This is Jennifer Gordon Thomas' cat Thelonius Monkey. Monkey is resting on a cable modem.
Ugh. I'm behind schedule and I'm sick. I get weepy when I'm sick (at least that's the excuse I like to use.) Right now I'm crying at a Dr. Who episode and I'm not even watching a Dr. Who episode right now.
The episode Father's Day has one of the most brilliant examples of "not speaking your subtext" in it. The idea of characters not speaking their subtext is a difficult one for a writer to get their head around, mostly because it involves the negative direction "Don't have the characters say what they're really thinking." How could you possibly illustrate such a thing?
Well, starting with the synopsis of this particular episode, written by Paul Cornell:
"Rose persuades The Doctor to take her back to 1987 to be with her father, Pete, when he's killed in a traffic accident. But Rose saves his life, damaging the timeline and allowing through creatures who are determined to kill anything in their path."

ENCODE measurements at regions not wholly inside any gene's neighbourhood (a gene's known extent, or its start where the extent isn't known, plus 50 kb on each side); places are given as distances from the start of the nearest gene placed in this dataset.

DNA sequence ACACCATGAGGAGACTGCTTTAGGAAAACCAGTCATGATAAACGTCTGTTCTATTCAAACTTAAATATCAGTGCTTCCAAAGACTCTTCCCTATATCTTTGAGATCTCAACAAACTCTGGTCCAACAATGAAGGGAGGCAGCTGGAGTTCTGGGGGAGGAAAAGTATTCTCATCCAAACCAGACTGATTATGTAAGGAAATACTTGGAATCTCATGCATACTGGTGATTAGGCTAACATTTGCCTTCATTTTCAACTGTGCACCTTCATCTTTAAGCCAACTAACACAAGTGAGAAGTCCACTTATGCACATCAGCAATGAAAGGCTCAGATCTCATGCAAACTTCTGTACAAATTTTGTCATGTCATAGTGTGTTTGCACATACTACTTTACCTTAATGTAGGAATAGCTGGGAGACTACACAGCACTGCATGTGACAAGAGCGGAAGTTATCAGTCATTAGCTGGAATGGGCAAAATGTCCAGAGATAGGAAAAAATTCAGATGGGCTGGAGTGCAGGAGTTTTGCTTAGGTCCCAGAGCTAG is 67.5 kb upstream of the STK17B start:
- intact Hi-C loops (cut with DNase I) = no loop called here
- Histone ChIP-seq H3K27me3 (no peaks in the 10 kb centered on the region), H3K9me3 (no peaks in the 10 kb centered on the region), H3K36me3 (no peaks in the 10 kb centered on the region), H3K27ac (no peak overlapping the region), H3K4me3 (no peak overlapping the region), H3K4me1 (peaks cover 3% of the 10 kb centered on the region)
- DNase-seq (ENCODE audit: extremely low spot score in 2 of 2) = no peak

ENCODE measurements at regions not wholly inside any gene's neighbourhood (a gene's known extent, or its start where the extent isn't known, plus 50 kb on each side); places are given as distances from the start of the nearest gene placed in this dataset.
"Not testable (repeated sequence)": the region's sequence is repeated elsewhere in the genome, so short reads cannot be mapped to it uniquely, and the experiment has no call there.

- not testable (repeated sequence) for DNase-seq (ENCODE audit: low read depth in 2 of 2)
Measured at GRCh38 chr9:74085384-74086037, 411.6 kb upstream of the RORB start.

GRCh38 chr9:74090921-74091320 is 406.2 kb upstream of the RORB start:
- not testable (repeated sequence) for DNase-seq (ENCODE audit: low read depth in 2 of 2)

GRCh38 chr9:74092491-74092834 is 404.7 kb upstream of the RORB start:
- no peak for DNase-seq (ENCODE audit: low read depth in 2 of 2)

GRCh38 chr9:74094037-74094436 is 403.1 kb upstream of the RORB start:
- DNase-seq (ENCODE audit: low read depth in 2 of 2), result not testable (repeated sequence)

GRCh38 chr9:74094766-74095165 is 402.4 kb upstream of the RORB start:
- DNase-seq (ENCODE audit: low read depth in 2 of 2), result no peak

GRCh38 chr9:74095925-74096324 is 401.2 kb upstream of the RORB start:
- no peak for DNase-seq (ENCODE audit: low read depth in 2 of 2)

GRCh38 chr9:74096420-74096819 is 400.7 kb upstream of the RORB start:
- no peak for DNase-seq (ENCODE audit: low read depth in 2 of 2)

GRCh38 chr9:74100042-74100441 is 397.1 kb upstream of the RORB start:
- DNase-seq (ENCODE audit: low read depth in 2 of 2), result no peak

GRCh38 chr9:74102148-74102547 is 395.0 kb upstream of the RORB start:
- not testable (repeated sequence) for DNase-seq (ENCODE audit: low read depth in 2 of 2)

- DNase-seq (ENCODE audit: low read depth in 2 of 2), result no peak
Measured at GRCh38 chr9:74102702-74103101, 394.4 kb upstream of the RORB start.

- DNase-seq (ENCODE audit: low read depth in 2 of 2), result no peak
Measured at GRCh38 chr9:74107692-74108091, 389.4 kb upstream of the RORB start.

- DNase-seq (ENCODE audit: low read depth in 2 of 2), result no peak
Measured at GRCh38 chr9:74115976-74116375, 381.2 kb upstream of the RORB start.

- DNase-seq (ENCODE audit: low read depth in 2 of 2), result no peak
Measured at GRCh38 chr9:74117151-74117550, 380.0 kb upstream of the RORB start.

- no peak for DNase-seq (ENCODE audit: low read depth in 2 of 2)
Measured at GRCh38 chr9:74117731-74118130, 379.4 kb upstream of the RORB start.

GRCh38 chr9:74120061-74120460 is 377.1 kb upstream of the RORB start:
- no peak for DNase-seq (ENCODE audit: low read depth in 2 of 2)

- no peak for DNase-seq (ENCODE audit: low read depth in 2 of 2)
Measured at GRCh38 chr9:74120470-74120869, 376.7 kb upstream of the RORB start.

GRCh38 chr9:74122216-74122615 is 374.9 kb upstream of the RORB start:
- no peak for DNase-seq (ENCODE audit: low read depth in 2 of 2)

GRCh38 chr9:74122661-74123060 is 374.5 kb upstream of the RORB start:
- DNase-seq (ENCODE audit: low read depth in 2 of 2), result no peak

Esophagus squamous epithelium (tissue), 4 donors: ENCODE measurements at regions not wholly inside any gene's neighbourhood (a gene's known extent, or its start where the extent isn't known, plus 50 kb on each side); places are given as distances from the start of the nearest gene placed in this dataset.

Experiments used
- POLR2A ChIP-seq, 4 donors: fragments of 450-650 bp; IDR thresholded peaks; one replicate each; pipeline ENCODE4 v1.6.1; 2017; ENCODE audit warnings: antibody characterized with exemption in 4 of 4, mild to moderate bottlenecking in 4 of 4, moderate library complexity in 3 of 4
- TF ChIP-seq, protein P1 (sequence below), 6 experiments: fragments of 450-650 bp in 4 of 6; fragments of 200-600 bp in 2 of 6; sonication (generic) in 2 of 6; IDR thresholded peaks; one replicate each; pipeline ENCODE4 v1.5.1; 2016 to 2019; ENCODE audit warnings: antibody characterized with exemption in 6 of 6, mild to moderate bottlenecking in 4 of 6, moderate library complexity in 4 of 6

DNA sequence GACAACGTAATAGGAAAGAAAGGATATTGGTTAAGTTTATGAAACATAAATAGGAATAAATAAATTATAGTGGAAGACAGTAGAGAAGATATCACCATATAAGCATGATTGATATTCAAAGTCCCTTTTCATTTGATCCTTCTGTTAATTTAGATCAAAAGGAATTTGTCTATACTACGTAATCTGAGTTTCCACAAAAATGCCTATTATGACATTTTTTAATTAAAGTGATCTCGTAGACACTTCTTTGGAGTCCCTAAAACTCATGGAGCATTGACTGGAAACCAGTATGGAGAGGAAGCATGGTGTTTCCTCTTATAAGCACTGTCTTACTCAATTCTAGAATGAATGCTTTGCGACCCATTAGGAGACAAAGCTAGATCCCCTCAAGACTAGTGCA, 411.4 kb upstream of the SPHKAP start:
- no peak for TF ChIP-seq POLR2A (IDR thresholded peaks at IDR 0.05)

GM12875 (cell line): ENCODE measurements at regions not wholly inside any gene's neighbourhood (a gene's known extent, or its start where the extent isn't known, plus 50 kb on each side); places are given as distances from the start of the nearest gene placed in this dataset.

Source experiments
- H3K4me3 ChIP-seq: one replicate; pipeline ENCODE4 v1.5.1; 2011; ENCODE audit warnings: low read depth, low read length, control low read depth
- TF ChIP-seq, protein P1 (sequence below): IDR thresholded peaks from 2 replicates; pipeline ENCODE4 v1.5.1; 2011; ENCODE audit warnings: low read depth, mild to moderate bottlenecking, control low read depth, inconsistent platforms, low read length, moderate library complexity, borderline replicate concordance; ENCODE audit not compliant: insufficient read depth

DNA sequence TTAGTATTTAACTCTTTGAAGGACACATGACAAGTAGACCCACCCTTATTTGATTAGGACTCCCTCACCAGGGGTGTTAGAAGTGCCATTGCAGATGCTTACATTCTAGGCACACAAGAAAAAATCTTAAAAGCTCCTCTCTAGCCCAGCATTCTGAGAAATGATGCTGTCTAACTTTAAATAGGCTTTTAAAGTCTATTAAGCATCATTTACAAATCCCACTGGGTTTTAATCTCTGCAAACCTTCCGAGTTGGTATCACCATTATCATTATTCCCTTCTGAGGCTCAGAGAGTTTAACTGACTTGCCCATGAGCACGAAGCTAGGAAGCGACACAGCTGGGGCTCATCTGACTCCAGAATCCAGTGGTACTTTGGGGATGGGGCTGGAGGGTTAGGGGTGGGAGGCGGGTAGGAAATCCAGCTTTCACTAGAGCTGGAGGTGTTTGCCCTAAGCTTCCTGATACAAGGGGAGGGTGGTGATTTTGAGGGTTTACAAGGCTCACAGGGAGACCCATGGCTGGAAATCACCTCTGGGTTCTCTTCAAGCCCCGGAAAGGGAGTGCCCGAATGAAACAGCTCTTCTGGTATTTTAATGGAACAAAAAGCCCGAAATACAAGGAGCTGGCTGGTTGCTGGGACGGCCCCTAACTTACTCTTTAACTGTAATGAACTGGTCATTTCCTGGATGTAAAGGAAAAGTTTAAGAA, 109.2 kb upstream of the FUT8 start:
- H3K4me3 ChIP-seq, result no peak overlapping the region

Pete, played by the wonderful Shaun Dingwall, realizes that Rose is his (grown) daughter. He plays this scene with a great deal of grace and precision where outside the church they're holed up in things are really bad. Fantastical monsters are attacking them. So his character does not protest too much at the equally fantastic idea that he's speaking to his daughter, grown up, while his same infant daughter is in the next room.
And right about here I'd use an example from the script but alas the New York Public Library doesn't have it. They do have the DVD, but there are like 22 "holds" on it. So my little essay on not writing subtext will have to wait until some other time.